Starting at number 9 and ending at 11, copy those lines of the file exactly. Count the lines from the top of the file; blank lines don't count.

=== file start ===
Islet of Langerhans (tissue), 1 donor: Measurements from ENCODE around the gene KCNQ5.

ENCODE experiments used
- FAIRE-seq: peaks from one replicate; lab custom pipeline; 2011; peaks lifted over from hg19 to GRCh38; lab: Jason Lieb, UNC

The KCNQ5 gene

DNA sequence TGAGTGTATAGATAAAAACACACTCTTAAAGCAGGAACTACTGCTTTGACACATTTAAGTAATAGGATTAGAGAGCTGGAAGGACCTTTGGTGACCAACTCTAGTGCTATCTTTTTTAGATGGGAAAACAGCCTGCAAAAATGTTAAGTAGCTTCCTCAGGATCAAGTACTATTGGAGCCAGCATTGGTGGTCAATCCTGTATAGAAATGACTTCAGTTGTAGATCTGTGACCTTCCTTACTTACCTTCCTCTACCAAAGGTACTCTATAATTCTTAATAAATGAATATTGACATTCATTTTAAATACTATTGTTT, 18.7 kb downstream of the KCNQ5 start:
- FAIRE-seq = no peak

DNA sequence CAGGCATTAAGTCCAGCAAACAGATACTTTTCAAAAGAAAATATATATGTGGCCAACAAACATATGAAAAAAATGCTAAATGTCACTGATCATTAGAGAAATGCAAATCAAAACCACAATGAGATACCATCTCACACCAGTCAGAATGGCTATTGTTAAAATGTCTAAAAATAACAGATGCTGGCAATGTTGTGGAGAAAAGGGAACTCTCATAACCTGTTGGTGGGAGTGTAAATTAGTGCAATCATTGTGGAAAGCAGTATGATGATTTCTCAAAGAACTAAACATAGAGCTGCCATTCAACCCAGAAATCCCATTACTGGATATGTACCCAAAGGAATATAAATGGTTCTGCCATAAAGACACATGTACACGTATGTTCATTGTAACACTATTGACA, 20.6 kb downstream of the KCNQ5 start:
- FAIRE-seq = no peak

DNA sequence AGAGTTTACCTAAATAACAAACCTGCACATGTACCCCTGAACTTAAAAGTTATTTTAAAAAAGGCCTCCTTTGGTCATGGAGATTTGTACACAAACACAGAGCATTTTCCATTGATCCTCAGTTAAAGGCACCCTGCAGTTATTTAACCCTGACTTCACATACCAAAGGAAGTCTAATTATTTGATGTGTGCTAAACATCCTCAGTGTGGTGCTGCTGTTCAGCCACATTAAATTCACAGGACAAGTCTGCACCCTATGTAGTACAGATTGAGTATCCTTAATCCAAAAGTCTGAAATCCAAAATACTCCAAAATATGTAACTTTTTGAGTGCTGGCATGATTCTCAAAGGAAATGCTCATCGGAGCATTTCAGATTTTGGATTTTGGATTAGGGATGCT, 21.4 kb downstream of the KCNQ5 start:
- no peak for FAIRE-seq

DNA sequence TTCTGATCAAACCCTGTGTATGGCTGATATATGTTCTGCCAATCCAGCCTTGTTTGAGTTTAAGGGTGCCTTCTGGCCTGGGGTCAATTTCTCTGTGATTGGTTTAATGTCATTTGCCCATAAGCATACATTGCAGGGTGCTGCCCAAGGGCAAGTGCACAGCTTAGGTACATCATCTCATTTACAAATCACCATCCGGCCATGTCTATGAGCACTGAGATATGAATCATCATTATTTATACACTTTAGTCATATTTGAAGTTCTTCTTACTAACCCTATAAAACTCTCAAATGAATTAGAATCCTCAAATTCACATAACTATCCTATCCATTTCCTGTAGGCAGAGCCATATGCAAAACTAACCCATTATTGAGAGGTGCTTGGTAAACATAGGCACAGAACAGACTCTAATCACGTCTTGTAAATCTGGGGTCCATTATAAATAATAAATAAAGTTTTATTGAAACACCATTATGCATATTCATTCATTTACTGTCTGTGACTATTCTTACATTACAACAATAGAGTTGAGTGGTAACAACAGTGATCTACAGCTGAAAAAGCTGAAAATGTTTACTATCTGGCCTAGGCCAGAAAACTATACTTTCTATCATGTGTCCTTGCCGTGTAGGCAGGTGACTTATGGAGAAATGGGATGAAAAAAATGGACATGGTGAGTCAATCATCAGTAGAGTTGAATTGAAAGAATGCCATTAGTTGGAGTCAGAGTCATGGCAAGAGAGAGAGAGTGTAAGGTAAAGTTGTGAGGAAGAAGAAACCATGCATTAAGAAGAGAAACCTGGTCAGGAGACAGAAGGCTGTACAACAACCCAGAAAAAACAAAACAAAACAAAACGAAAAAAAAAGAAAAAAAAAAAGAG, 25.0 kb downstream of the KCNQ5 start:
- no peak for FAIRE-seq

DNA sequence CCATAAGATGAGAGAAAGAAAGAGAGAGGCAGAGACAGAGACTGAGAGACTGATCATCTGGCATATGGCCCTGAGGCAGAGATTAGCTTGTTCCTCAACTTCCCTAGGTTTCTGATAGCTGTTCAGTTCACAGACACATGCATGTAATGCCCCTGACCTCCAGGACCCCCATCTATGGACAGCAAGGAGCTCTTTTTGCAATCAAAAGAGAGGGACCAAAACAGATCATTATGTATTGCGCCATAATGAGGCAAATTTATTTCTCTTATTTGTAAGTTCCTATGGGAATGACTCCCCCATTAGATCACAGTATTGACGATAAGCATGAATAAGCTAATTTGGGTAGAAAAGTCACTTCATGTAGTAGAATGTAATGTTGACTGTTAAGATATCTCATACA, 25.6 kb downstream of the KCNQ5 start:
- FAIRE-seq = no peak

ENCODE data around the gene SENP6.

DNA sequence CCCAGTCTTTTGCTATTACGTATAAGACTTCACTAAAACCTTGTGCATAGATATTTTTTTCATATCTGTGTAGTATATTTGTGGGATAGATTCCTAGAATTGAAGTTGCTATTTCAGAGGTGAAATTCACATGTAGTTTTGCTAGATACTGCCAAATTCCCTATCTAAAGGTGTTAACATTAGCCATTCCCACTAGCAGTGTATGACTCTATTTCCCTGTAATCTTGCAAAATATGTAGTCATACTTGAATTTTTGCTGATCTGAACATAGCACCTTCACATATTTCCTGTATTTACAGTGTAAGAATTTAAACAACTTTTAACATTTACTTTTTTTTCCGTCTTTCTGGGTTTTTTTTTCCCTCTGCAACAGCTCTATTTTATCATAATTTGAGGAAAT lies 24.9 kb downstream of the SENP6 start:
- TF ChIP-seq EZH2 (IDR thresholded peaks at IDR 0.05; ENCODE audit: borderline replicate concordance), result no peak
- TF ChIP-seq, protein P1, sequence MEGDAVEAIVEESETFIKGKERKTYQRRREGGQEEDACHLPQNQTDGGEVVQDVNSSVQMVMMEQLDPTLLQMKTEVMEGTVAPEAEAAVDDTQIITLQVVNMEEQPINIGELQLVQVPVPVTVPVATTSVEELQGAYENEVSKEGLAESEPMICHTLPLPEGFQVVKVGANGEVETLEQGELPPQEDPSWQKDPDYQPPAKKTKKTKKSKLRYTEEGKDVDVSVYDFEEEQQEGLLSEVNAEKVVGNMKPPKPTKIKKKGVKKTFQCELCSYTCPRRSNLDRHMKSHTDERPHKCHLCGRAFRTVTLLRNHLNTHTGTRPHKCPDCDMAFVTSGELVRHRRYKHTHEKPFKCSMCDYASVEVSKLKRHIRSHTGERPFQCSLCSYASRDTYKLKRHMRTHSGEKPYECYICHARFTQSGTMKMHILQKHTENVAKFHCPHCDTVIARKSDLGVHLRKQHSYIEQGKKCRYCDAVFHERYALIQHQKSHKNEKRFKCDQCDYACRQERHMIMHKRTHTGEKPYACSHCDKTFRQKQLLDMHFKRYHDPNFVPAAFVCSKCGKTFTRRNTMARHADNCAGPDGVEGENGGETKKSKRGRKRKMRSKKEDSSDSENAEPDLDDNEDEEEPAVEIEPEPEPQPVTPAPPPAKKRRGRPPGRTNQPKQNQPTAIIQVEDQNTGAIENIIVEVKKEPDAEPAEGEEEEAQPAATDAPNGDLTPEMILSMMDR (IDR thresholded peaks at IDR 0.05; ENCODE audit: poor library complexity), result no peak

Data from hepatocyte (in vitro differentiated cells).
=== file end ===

DNA sequence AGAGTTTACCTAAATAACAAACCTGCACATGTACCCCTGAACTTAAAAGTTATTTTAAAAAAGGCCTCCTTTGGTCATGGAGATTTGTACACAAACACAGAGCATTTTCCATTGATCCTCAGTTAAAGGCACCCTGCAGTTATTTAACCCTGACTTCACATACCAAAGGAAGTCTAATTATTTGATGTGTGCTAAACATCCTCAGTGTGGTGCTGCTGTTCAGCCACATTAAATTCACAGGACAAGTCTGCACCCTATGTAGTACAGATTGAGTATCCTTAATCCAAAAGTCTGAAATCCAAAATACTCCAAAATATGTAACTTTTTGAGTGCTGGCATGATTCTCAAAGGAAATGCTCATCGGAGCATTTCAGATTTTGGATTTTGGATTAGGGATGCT, 21.4 kb downstream of the KCNQ5 start:
- no peak for FAIRE-seq

DNA sequence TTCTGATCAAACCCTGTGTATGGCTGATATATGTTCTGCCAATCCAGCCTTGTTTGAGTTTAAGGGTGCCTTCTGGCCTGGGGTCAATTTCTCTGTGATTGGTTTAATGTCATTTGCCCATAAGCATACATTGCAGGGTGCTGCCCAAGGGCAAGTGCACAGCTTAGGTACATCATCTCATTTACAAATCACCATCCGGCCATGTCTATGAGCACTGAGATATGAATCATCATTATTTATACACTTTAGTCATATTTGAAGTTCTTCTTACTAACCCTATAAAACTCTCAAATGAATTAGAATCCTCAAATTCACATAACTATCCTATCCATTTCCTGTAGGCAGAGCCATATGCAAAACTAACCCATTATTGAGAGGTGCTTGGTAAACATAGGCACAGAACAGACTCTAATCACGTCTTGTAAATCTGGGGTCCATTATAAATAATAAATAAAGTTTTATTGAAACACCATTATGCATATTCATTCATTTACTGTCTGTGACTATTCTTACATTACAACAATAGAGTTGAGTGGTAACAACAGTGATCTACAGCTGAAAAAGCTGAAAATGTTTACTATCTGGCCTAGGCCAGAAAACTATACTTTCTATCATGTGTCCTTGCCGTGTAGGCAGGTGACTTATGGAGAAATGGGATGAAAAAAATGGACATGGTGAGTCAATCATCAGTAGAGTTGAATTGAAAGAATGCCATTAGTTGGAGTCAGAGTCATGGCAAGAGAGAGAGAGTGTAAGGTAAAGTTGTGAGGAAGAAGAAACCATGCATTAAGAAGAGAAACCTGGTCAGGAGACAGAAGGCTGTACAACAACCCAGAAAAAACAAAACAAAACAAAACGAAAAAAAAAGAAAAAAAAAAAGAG, 25.0 kb downstream of the KCNQ5 start: